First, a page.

'Clybourne Park' is Ensemble Master Class at Ensemble Theatre

2010 play about racial integration and property values in Chicago burbs comes to life in South Euclid

click to enlarge The cast of Clybourne Park at Ensemble Theatre - Aimee Lambes Photography
Aimee Lambes Photography
The cast of Clybourne Park at Ensemble Theatre

There is an ineffable pleasure in seeing actors come together and perform in a tight, glistening ensemble production. So, it is fully appropriate that such an experience should now await at a theater named Ensemble. In "Clybourne Park" at Ensemble Theatre, which has recently relocated from Peace Park in Cleveland Heights to South Euclid, seven actors merge their talents in spectacular fashion. They weave their lines into a comical and startling presentation of a play that, frankly, has lost some its controversial snap due to events in the world since it premiered in New York in 2010.

This 2010 play by Bruce Norris was created as a companion piece to Lorraine Hansberry's 1959 classic "A Raisin in the Sun." In '59, affluent white residents Russ (Brian Pedaci) and Bev (Mary Werntz), are moving from the titular town outside Chicago, and batting around small talk until a neighbor Karl (Dan Zalevsky) arrives and asks if it's true that they are selling their home to a Black family (Bev's response: "Isn't it possible that they're Mediterranean?"). Karl is in full snit, predicting that all their property values will plunge if their neighborhood is integrated—a very real belief back then and no doubt even now in some places.

During this edgy discussion, Russ and Bev's Black maid Francine (Jailyn Sherell Harris) remains mum, until her husband Albert arrives to pick her up and things get complicated. The tension quickly ratchets up from mellow to monstrous as clueless local minister Jim (Christian Achkar) and Dan's deaf wife Betsy (Hannah Storch) arrive. Soon, it becomes clear that the home has a fraught history of its own involving Russ and Bev's son, who committed suicide on the premises.

Then Act Two takes place 50 years hence when the Clybourne Park has become an all-Black neighborhood. This is when the play sends our tendrils to connect with the Hansberry classic. A Black couple, Lena and Kevin, are meeting with Steve and Lindsey, played by the actors who were Karl and Betsy before. Lena is related to the Younger family from "Raisin" and is now the rep for the housing board, which Steve is negotiating with so he can build a McMansion on the Clybourne Park property he has purchased. Their respective lawyers are in attendance and the discussion gets heated since the current residents think Steve's monstrous house would, you guessed it, destroy property values.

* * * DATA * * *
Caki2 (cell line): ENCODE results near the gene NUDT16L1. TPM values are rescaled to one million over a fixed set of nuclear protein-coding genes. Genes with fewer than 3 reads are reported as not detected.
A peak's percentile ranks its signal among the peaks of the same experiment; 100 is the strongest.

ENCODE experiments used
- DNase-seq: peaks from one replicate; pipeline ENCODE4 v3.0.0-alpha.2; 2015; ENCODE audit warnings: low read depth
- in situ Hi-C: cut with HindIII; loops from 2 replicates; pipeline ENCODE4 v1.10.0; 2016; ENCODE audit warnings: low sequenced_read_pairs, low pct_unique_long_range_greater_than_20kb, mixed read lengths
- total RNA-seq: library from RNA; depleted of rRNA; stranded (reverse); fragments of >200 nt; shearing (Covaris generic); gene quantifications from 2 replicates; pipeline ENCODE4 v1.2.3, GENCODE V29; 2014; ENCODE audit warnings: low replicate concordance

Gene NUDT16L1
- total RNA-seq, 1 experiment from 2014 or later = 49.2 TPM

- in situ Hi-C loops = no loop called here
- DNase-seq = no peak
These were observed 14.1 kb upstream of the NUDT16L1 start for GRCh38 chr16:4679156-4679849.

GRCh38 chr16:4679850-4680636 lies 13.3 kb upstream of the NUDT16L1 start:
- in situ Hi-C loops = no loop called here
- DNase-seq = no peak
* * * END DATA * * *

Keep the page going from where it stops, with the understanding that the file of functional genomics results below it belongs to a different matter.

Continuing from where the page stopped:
The tense discussion soon turns ugly as Steve is coaxed into telling a racist and homophobic joke, leading to more sturm und drang. This device of conjuring shock through a sharing of nasty jokes seems far too little and way too late to generate anything more than a shrug, let alone shock. Such are the wages of time when it comes to reviving plays with "contemporary" themes.

While the second act script is not nearly as successful as Act One, it leads to a coda where we see Russ and Bev's son back in the fifties, alone in his room dressed in his military uniform, with everyone unaware of what is to come on both a personal and community level.

Norris's play was quite controversial 12 years ago when it opened, but since then events have spun out of control so outrageously that racial issues revolving around property values seem almost quaint. Racial hot topics that dominate the news now involve fatal shootings of Black people by police and surging Black incarceration rates—all while one political party actively promotes the destruction of voting rights (and our democracy) as a way to preserve their power indefinitely.

But that lack of timeliness doesn't take any of the glow off this production, so skillfully directed by Celeste Cosentino, which is gripping and entertaining throughout. It would be rude to call out each actor individually for their performances since they all blend with such brilliant timing and nuance as they craft indelible individual characters. This is an Ensemble that is a joy to behold.

Clybourne Park, through Oct. 9 at Ensemble Theatre, Performing Arts Center—Notre Dame College, 4545 College Rd., South Euclid, 216-321-2930, ensembletheatrecle.org.

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About The Author

Christine Howey

Christine Howey has been reviewing theater since 1997, first at Cleveland Free Times and then for other publications including City Pages in Minneapolis, MN and The Plain Dealer. Her blog, Rave and Pan, also features her play reviews. Christine is a former stage actor and director, primarily at Dobama Theatre...
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